Is The Queens Gambit a True Story?Image from

The Queen’s Gambit was a surprise smash for Netflix when it debuted on the platform in October 2020. In just four weeks, it became Netflix’s most-watched scripted miniseries ever and won itself a treasure trove of awards including 11 Primetime Emmys and 2 Golden Globes – one being Best Actress In a Miniseries or Television Film for the show’s main star Anya Taylor-Joy. The show’s success sent shockwaves throughout the chess community. Inspired by Beth’s story, people all over the globe discovered or rediscovered their love for one of the world’s oldest games. Demand for chess sets hit an all-time high (and came rather unexpected for the team here at Regency Chess!) According to US figures, in the three weeks following the show’s debut, unit sales of chess sets jumped 87% and chess book sales rose a whopping 603%. But is the Queen’s Gambit a true story?

Is The Queen’s Gambit Based On a True Story?

No… but kind of. The character of Beth Harmon and her story is fictional. It came from the mind of writer Walter Tevis (1928 – 1984) way back in 1983 when the novel ‘The Queen’s Gambit’ was first published. At the time of release, there was fervent speculation on the inspiration for Beth Harmon. In a New York Times interview, Tevis denied that Beth was based on anyone in the chess community and considered ‘The Queen’s Gambit’ to be his ‘tribute to brainy women. That’s not to say the show isn’t infused with real-life elements. Chess experts have praised the quality of the playing and have noted that many of Beth’s moves have even been modelled off of famous contests.

But what about Beth herself?

Beth & Bobby

Tevis was a keen chess player himself. In the acknowledgements of The Queen’s Gambit, the author mentions how he was inspired by the chess greats of the time, notably the Grandmasters Bobby Fischer, Boris Spassky, and Anatoly Karpov. Tevis writes: 

“The superb chess of Grandmasters Robert Fischer, Boris Spassky and Anatoly Karpov has been a source of delight to players like myself for years. Since The Queen’s Gambit is a work of fiction, however, it seemed prudent to omit them from the cast of characters, if only to prevent contradiction of the record.”

Of all the chess legends who inspire Beth’s character and career, it’s Fischer who had the most obvious influence. Both had a difficult start in life and would become self-sufficient teens. Although Fischer didn’t grow up in an orphanage, he and his sister were raised by their single mother – who was homeless at the time of Bobby’s birth – and was shuttled to different schools as his mother sought ways to support her young family. Career-wise, there are also notable similarities. Both Fischer and Beth won the U.S. Championship whilst still in their teens (in the same year, 1967, no less.) Beth would have been 18 while Fischer became the youngest ever U.S. Champion at 14 years and 10 months. The last match we see Beth play is against the USSR’s Borgov in Moscow. The contest closely imitates Fischer’s 1972 ‘Match of the Century’ against Boris Spassky, also from the USSR. What’s more, both Fischer and Beth took time to learn Russian to prepare for their quest for chess greatness. That’s where the similarities end. Although Bobby Fischer had his demons (that would be a whole other article!) the reclusive Grandmaster isn’t known to have struggled with drugs or alcohol addiction.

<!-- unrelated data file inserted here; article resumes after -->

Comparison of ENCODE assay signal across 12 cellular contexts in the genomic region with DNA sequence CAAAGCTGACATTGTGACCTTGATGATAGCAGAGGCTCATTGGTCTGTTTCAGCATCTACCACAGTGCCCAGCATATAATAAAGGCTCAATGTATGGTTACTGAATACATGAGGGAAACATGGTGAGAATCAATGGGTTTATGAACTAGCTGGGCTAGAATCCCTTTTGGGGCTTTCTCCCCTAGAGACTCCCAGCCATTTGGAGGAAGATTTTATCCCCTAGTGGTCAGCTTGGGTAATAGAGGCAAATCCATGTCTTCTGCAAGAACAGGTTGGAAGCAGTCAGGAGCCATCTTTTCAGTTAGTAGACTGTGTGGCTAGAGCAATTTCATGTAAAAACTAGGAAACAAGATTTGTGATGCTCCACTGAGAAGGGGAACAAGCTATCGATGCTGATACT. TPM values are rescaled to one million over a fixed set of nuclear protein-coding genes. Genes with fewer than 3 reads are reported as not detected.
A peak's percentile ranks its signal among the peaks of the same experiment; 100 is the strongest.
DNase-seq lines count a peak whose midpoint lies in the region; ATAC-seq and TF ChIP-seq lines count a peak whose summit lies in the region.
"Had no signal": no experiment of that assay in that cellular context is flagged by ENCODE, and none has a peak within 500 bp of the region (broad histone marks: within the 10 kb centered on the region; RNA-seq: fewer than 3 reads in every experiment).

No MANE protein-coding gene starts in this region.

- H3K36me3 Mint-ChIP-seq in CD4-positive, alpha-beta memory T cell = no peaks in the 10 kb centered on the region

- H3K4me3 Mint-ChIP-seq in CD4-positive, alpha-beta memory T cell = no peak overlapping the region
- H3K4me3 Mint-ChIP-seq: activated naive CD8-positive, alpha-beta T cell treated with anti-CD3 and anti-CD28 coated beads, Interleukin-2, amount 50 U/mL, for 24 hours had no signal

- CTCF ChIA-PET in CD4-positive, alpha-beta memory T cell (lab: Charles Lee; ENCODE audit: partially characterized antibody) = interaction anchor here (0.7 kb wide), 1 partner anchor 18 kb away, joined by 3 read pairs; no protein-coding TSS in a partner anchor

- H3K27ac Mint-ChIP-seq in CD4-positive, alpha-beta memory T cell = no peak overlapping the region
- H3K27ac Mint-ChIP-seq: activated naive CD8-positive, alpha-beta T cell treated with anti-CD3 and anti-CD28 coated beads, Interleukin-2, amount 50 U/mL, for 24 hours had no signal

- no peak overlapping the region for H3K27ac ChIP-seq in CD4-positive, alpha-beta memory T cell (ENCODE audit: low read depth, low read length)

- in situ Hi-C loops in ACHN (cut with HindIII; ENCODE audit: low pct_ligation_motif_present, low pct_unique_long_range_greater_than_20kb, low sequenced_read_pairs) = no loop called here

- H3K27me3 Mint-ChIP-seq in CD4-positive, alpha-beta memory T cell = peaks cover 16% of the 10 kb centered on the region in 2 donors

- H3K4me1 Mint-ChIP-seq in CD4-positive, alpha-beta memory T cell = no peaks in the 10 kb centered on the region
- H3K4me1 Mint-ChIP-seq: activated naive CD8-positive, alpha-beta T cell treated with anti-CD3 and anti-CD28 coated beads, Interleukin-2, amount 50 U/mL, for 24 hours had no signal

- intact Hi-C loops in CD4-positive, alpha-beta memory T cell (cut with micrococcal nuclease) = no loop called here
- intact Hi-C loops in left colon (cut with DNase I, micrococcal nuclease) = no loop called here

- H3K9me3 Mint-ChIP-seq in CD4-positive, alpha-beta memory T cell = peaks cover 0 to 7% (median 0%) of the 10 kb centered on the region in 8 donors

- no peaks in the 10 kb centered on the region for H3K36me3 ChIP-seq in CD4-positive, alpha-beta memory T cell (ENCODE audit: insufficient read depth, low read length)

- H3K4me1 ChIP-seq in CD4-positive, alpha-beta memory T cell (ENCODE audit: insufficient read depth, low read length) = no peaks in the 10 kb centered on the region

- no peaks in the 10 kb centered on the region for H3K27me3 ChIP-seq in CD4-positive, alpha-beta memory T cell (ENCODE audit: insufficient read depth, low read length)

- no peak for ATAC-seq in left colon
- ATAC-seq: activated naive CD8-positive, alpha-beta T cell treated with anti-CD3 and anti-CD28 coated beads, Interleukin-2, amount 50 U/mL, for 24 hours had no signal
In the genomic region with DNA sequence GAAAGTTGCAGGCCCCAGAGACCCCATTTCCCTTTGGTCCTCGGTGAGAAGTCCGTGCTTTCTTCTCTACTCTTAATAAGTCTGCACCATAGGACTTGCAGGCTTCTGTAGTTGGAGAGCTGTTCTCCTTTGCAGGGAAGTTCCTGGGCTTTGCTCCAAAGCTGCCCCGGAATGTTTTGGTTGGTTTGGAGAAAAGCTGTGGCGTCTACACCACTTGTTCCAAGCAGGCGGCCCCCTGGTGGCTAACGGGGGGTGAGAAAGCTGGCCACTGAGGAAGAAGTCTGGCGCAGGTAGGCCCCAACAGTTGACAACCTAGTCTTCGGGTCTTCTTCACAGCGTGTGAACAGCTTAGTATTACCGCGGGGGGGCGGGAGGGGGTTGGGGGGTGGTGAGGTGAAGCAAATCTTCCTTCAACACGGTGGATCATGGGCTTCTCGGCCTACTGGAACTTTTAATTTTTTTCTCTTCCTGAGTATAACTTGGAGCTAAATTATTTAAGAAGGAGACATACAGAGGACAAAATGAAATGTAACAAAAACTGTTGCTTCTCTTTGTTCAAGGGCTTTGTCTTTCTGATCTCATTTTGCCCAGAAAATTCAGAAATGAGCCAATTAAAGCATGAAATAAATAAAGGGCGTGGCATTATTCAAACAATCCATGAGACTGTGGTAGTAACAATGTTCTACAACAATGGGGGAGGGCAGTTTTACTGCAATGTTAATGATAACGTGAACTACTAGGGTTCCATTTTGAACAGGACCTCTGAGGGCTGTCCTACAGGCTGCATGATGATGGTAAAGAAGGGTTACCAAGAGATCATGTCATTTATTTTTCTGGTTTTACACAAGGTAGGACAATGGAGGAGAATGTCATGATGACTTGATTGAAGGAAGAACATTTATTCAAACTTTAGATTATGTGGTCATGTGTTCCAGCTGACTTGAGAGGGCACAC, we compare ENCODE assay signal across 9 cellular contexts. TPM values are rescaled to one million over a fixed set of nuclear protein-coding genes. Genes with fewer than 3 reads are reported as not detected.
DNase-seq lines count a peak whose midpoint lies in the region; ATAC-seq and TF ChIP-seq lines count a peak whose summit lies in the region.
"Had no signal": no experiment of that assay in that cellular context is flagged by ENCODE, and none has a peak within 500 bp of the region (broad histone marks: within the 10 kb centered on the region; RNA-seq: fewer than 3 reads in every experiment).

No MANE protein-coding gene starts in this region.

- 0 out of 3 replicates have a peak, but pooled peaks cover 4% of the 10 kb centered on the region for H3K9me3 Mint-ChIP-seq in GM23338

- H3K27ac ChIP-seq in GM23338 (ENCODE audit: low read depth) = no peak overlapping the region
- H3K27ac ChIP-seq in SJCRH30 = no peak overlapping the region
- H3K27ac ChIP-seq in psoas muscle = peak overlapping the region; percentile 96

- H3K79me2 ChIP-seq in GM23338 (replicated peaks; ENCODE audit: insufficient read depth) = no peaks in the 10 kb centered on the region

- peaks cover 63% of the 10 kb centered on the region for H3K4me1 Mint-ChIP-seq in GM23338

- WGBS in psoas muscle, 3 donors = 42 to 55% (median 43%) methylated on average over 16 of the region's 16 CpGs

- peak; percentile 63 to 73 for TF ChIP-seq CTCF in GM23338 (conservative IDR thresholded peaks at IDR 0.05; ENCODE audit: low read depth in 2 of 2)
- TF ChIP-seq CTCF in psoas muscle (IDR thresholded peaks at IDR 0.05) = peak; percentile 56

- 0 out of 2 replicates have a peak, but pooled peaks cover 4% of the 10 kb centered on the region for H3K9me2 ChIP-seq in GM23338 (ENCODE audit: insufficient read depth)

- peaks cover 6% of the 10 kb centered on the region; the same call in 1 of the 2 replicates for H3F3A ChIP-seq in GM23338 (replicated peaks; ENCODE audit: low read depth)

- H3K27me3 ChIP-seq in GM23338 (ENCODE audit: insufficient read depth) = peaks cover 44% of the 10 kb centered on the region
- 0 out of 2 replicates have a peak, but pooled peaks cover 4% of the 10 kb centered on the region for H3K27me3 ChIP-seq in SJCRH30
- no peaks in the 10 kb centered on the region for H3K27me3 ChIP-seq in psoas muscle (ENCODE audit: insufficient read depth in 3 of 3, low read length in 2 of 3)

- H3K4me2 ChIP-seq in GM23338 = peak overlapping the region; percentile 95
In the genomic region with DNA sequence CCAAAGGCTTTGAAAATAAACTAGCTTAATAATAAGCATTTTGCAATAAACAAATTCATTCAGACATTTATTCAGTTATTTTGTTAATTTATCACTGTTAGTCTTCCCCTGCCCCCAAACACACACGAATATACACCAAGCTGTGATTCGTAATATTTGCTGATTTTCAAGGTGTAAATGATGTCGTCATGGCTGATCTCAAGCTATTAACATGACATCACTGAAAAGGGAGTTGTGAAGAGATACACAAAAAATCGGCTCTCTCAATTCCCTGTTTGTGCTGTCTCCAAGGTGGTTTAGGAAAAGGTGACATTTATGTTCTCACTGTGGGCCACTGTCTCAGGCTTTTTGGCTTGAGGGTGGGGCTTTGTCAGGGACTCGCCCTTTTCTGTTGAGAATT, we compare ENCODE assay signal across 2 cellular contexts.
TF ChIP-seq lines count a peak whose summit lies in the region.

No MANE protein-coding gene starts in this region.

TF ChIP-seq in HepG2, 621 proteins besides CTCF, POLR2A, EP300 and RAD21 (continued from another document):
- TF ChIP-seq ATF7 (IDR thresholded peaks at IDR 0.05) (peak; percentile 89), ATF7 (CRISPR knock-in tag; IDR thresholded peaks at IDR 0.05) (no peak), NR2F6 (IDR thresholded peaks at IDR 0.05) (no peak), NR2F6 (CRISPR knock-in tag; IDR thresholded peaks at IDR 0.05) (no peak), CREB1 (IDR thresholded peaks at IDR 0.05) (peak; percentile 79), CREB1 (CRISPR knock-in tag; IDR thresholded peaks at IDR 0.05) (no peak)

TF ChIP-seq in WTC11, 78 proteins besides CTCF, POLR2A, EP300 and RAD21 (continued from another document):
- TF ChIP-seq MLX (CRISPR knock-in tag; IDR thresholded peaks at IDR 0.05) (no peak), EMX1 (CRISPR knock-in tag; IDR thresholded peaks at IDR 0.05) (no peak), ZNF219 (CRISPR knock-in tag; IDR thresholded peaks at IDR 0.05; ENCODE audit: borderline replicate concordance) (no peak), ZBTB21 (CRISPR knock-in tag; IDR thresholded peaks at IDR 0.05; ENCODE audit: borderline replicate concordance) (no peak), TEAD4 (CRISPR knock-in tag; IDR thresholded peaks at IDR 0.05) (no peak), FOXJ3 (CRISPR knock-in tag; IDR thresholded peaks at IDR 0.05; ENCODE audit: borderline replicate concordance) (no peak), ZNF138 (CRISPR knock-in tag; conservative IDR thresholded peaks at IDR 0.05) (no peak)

Who influenced Beth’s addiction struggles?

Beth’s addiction to the fictional drug xanzolam, after being introduced to it as a child in an orphanage, is an important theme throughout the novel and series – and rather than a chess great, her issues with narcotics were inspired by non-other than her creator himself. In the 1983 New York Times article, Tevis admits to mixing a certain part of his background to form the Beth character. He says:

”When I was young, I was diagnosed as having a rheumatic heart and given heavy drug doses in a hospital. That’s where Beth’s drug dependency comes from in the novel.” 

Tevis goes on to explain how cathartic it was to express this difficult experience through Beth:

“Writing about her was purgative. There was some pain – I did a lot of dreaming while writing that part of the story. But artistically, I didn’t allow myself to be self-indulgent.”

The endgame

Although a work of fiction, The Queen’s Gambit is littered with real-life elements and inspiration from the greats of chess. This ‘true feel’ has no doubt helped the show and its stars enjoy the enormous success it has achieved.  While we wait (and hope!) for season two, we have time to reflect on Beth’s journey and improve our own chess game!

CategoriesThe Queens Gambit

The Queen’s Gambit Season 2: What to Expect

When The Queen’s Gambit hit Netflix in the Autumn of 2020, it took just four weeks for it to become the platform’s most-watched scripted miniseries ever.
Nearly two years and a treasure trove of accolades later, drama fans and chess enthusiasts all over the world have just one question…
“When will we see Beth Harmon again?”


To say that The Queen’s Gambit was a successful show is a massive understatement. But here we go…11 Primetime Emmy Awards, including Outstanding Limited or Anthology Series (the first show on a streaming service to win the category nonetheless); two Golden Globe Awards, for Best Limited Series or Television Film and Best Actress In a Miniseries or Television Film for Anya Taylor-Joy; a Screen Actors Guild Award for Outstanding Performance by a Female Actor in a Miniseries or Television Movie (Taylor-Joy again); a Grammy Award for Best Score Soundtrack for Visual Media: and many, many more.